After seven iterations, it would take something special to keep the produce of a franchise fresh: in the case of films, the cinematographic tropes used by the director of the series would become known to the watcher, perhaps to the point of them tiring of them; in the case of books, the sort of narrative twists employed by the writer become incredibly predictable; and in games, the general formula of the gameplay becomes second nature to the player even in the first iteration of the franchise. Given the interactive nature of games, the problem is greater: the sort of muscle memory-type learning that can occur from the use of any input device could scupper the subtle ways in which differentiation has occurred from the previous title. Ridge Racer 7 is magical: it is the same formula as the game has had for the last eighteen years, but the feeling of the game’s racing is simply stellar enough for it to still hold the same sense of wonder as the first title inspired. Things have been added to the basic formula of the game since its inception, of course, but these merely serve as window dressing to the incredibly solid arcade racing experience.
The Ridge Racer series is that wonderfully rare species of game: it relies upon drifting rather than careful driving, and rarely requires the use of the car’s brakes. Unrealistic, of course, but there is simply no other racing game that so wonderfully conveys a sense of speed in the way that the Ridge Racer series has and this is something that has not changed in the slightest for Ridge Racer 7. The blindingly beautiful visuals help to no end in this: the tail-lights of opponents blur in front of the player as they change direction, while the over-detailed and wonderfully clean backdrops pass by at a blistering pace. Accelerate, turn, release accelerator, drift, accelerate and straighten out the car: a simple pattern maybe, but one that demands the utmost attention at all times in order that the player perform well. This makes for wonderfully engaging gameplay, the concentration required derailed by the intrinsically distracting nature of the incredibly well rendered cars, visual effects surrounding them and the minimal but aesthetically pleasing heads-up display. The game teases “play me, but don’t look at how pretty I am,” the brazen whore. This is even before the player realises that this is not all there is to the gameplay: when you notice the little ways in which the game rewards playing the game its way, joy is unconfined. Long, high-speed drifting leads to the reward of charging up nitrous tanks and staying tight to the rear of competitors’ cars leads to increased speeds, constituting a nice little nod to aerodynamics: learn the game, gain the benefits. Then it strikes you that there are three different ways to race in the game, dependent upon the manufacturer of car chosen: standard, dynamic and mild drift styles all handle differently and change how race strategy is put into practice. A surprising level of depth hides behind seemingly simple game mechanics and that is no bad thing.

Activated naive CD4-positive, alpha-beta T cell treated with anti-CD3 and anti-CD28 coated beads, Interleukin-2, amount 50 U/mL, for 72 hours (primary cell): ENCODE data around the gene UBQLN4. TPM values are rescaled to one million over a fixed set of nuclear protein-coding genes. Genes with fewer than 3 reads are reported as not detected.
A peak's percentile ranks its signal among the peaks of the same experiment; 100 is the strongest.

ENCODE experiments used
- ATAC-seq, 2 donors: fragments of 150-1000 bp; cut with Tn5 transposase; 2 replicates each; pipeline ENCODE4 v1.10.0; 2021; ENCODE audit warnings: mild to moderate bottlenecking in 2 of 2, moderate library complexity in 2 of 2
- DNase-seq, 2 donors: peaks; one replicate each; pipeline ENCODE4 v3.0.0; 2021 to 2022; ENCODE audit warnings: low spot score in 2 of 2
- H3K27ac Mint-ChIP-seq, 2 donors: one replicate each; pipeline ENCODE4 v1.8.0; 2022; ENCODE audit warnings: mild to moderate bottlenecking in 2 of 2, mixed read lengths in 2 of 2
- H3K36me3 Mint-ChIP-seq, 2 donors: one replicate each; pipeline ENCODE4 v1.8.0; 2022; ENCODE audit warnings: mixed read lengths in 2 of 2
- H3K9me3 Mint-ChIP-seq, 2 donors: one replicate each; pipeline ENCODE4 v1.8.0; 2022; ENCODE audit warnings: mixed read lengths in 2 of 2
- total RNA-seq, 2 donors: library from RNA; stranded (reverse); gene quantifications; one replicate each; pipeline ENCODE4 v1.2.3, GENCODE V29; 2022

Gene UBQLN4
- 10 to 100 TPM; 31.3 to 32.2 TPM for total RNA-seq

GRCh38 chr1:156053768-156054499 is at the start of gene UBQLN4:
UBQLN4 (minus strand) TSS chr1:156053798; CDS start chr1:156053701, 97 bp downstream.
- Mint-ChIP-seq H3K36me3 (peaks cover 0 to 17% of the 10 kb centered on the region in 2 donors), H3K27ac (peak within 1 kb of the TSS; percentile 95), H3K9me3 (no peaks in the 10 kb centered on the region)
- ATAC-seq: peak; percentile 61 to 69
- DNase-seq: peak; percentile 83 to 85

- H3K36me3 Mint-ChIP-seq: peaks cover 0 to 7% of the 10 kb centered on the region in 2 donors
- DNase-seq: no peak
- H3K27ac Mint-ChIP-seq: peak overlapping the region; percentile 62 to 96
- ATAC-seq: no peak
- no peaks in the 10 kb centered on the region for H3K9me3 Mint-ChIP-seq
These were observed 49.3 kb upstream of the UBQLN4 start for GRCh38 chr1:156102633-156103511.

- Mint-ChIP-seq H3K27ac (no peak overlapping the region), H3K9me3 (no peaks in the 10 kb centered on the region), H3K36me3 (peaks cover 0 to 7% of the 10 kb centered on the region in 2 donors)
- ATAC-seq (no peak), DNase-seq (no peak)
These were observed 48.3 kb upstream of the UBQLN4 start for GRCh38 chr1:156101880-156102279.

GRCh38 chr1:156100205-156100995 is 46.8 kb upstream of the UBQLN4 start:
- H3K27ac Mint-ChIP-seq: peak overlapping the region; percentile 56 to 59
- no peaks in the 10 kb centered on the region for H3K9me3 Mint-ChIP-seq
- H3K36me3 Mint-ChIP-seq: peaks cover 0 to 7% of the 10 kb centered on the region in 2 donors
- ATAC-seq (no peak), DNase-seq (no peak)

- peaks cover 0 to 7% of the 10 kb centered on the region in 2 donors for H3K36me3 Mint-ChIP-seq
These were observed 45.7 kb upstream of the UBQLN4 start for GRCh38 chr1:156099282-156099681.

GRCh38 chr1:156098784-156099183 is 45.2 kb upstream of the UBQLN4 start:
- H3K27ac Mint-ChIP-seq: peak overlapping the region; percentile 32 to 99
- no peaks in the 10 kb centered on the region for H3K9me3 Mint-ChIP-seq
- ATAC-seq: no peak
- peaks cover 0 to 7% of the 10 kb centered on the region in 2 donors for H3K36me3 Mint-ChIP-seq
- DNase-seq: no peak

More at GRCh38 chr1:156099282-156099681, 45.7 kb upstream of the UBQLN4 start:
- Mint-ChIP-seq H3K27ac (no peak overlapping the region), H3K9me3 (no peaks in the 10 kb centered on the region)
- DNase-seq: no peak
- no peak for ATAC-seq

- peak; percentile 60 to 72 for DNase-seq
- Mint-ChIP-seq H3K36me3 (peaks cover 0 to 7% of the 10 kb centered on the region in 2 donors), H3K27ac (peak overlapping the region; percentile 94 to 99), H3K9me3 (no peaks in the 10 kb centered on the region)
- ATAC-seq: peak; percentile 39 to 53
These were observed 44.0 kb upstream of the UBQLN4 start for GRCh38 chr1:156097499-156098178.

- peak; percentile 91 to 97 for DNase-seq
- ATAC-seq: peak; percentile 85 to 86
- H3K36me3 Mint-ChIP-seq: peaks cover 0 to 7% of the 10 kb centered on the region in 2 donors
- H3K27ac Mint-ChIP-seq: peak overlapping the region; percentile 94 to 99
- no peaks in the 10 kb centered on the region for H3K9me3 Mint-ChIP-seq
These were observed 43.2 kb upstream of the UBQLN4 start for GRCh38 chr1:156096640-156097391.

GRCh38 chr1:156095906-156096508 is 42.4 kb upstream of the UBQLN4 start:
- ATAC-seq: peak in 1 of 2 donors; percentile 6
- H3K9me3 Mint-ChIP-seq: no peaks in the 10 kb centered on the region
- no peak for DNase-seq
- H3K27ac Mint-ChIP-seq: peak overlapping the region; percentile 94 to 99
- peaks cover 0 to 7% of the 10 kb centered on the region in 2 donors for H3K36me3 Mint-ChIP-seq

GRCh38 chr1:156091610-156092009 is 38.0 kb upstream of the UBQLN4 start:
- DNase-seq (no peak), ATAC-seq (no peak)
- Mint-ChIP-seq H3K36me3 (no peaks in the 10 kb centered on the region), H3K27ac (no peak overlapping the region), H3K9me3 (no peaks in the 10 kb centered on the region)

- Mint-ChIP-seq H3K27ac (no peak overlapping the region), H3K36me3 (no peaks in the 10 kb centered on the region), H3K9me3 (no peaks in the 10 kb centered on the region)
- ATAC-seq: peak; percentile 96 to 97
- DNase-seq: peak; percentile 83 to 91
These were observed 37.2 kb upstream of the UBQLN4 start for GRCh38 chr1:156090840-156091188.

There is the standard selection of game modes on display: a time trial mode that offers to rain your times against players from all over the world; a Grand Prix mode that offers a series of challenges with a view to gaining in-game Fame Points and credits with which to purchase new classes of cars (as ever, Ridge Racer 7 classifies all cars into five classes, with this ranking reflecting the top speed of the cars), which enables the player to modify their cars with custom decals, new engine parts and countless other changes; Extreme Battle mode, which presents some of the toughest special races in modern racing game history; and a well-stocked multiplayer mode which takes in elements of all of the other modes. Again, hidden depth is the watchword here: peer beneath the tragically, wonderfully beautiful exterior of the game and it is inevitable that it will be found that the game is definitely not a case of style over substance.
Finding something to decry about the game is an effort of its own: everything hangs together extremely well, with the soundtrack complimenting the on-screen action wonderfully, from the rockier background music to the gentle revving of the engines. Gameplay as complex as the player wishes it to be: play absent mindedly or look to maximise the nitrous yield from every corner – it is up to the player and, though in different ways, the game will reward the player for either decision. There is so much on offer here, when merely the online time-trial mode would be enough to keep people playing: one would despair to think how much time has been lost to repeating the same tracks over and over again in an attempt to shave that hundredth of a second off a personal best time in order to climb a couple of spaces on the worldwide leaderboard. Ridge Racer 7 is simply racing bliss. Bliss.